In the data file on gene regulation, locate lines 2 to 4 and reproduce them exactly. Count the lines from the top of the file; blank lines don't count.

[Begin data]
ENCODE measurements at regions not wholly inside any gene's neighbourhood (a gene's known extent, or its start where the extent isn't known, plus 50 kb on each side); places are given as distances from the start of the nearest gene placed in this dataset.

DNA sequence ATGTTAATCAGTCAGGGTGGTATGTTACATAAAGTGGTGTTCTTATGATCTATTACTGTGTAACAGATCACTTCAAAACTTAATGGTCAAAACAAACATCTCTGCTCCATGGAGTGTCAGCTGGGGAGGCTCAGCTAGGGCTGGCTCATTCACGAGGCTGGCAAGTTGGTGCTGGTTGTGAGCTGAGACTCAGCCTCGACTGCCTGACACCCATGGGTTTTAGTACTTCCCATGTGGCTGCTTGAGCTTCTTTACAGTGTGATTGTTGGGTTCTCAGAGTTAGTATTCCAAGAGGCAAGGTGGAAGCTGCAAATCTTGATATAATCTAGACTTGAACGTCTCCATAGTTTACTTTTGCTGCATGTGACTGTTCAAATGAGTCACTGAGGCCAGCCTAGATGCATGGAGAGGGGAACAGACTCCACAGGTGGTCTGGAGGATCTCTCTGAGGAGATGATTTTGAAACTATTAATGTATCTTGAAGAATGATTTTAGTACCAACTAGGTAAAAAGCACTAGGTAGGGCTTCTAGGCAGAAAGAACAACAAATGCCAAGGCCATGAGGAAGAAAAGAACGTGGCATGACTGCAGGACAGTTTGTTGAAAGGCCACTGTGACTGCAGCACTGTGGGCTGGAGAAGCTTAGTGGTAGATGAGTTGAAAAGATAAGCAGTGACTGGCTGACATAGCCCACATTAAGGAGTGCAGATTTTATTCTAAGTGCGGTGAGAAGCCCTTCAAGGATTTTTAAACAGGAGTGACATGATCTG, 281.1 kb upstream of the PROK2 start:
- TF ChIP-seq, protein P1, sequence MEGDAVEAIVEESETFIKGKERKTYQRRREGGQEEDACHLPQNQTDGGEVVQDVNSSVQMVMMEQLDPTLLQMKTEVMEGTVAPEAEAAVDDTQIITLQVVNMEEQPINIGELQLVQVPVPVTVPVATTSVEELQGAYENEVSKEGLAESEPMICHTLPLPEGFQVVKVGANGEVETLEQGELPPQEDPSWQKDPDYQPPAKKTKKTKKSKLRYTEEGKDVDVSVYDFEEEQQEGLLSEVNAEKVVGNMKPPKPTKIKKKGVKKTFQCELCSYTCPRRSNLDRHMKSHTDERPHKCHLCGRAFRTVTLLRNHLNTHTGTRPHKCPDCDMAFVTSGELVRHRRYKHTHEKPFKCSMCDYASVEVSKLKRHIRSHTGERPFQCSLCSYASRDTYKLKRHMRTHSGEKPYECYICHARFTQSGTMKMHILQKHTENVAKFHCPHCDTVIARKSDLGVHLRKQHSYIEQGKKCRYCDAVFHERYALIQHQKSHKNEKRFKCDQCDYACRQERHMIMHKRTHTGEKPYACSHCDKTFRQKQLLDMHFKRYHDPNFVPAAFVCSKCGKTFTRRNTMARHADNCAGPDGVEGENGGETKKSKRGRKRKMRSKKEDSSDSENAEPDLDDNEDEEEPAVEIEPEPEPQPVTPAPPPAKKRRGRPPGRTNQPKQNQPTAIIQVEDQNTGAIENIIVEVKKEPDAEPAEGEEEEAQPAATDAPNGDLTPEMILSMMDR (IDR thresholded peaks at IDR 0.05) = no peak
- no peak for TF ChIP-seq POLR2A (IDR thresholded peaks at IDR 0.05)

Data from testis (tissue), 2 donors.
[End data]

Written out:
DNA sequence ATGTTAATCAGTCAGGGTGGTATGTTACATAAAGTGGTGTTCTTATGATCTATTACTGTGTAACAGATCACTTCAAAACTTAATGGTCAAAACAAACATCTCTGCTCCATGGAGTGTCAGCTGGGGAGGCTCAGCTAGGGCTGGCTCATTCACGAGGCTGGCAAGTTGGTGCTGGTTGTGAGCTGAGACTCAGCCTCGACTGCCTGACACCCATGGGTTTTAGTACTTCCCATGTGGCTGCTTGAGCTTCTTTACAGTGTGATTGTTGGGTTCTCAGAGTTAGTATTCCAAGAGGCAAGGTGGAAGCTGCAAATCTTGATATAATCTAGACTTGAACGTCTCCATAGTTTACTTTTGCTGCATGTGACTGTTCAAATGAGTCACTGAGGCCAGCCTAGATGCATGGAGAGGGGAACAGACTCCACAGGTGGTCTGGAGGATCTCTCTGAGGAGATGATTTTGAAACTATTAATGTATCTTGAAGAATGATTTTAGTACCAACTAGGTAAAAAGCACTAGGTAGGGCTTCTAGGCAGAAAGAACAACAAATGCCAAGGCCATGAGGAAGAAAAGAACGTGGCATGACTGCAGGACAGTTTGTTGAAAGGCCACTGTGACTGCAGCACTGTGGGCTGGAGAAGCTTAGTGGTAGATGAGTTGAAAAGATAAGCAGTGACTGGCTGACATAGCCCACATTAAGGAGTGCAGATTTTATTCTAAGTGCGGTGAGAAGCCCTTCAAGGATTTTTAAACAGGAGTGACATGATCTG, 281.1 kb upstream of the PROK2 start:
- TF ChIP-seq, protein P1, sequence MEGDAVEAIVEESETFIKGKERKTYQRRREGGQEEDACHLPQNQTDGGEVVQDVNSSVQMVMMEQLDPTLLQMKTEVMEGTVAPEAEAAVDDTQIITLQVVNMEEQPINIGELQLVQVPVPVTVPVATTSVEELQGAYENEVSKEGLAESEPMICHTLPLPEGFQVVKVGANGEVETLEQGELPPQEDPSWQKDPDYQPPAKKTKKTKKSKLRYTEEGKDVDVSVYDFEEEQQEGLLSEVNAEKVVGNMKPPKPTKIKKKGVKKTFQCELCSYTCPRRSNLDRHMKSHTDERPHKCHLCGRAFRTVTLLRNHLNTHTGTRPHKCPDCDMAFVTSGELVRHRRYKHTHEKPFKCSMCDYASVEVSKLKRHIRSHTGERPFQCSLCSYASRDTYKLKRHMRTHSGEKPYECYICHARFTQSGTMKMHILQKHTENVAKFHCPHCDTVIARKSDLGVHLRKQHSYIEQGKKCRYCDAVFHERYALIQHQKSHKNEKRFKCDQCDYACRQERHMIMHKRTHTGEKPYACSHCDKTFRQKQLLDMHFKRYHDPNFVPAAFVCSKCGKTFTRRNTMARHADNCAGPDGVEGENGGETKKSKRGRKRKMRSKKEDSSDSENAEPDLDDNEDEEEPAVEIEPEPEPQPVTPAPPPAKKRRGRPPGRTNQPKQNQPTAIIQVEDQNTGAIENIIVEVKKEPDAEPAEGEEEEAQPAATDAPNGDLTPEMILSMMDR (IDR thresholded peaks at IDR 0.05) = no peak
- no peak for TF ChIP-seq POLR2A (IDR thresholded peaks at IDR 0.05)